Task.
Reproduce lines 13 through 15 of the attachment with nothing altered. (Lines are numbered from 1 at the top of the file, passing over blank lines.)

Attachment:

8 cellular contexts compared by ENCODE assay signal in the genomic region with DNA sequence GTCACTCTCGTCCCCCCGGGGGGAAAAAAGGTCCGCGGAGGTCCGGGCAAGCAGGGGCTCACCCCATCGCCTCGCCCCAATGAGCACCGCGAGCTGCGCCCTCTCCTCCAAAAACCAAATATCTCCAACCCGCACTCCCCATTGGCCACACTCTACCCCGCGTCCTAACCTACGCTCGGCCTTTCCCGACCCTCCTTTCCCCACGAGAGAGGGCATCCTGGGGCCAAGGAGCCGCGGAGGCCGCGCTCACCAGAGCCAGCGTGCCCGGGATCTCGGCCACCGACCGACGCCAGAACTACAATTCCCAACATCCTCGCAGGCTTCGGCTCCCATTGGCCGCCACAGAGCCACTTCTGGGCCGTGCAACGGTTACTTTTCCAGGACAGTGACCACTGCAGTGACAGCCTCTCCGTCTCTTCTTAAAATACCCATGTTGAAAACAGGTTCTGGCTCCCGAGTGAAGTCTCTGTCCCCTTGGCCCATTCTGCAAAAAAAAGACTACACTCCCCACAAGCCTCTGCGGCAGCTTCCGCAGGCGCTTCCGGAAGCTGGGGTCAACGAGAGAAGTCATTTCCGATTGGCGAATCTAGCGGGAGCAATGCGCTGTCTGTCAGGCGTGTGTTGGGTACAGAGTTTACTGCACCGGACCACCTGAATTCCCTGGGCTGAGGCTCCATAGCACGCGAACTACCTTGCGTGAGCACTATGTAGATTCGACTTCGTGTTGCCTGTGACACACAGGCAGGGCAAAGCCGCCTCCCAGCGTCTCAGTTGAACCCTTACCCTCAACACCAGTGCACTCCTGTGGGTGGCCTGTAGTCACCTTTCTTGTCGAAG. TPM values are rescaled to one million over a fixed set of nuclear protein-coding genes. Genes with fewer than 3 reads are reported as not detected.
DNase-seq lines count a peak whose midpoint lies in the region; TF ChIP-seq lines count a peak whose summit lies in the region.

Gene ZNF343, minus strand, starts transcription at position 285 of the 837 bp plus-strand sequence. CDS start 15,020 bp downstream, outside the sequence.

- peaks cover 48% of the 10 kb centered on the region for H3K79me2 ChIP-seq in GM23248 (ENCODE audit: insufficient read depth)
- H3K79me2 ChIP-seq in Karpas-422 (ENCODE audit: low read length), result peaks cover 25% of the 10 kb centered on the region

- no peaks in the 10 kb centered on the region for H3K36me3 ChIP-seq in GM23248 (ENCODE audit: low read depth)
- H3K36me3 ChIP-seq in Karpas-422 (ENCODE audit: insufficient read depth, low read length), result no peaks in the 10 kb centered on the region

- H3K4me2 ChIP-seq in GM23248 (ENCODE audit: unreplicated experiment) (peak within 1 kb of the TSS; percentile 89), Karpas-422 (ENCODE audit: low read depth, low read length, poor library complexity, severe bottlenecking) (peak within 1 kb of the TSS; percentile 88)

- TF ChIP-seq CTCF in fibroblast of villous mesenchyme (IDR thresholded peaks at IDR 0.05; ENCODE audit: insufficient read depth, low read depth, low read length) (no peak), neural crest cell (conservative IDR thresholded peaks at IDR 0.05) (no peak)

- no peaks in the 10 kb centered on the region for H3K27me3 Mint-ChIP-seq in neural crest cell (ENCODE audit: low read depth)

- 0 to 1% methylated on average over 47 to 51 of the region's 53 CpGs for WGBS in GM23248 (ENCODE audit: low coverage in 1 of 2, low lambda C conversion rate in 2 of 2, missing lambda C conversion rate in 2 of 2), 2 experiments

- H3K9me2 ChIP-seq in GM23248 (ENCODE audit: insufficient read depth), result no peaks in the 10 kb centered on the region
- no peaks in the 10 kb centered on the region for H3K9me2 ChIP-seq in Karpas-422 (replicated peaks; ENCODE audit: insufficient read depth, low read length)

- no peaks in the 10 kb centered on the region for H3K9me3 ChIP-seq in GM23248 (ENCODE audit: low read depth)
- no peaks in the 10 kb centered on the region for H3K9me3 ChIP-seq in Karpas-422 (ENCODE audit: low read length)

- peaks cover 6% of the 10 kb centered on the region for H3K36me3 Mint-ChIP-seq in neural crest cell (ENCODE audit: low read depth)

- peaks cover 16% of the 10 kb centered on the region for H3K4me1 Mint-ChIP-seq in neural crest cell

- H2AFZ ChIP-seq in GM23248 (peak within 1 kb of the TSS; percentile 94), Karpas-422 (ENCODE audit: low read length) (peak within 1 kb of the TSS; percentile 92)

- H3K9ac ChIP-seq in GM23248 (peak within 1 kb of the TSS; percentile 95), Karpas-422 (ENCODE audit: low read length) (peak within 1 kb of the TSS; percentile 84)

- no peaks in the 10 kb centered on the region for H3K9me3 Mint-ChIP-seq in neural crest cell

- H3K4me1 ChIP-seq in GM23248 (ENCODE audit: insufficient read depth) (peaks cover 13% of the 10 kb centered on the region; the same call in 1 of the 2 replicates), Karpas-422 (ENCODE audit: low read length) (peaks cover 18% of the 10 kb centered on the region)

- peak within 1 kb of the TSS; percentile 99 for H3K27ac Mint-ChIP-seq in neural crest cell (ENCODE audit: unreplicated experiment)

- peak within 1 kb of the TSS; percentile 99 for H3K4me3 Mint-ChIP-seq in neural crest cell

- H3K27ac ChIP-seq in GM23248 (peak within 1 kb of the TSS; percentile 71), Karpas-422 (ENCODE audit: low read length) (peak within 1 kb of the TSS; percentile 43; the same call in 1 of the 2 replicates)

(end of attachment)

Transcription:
- no peaks in the 10 kb centered on the region for H3K9me2 ChIP-seq in Karpas-422 (replicated peaks; ENCODE audit: insufficient read depth, low read length)

- no peaks in the 10 kb centered on the region for H3K9me3 ChIP-seq in GM23248 (ENCODE audit: low read depth)
- no peaks in the 10 kb centered on the region for H3K9me3 ChIP-seq in Karpas-422 (ENCODE audit: low read length)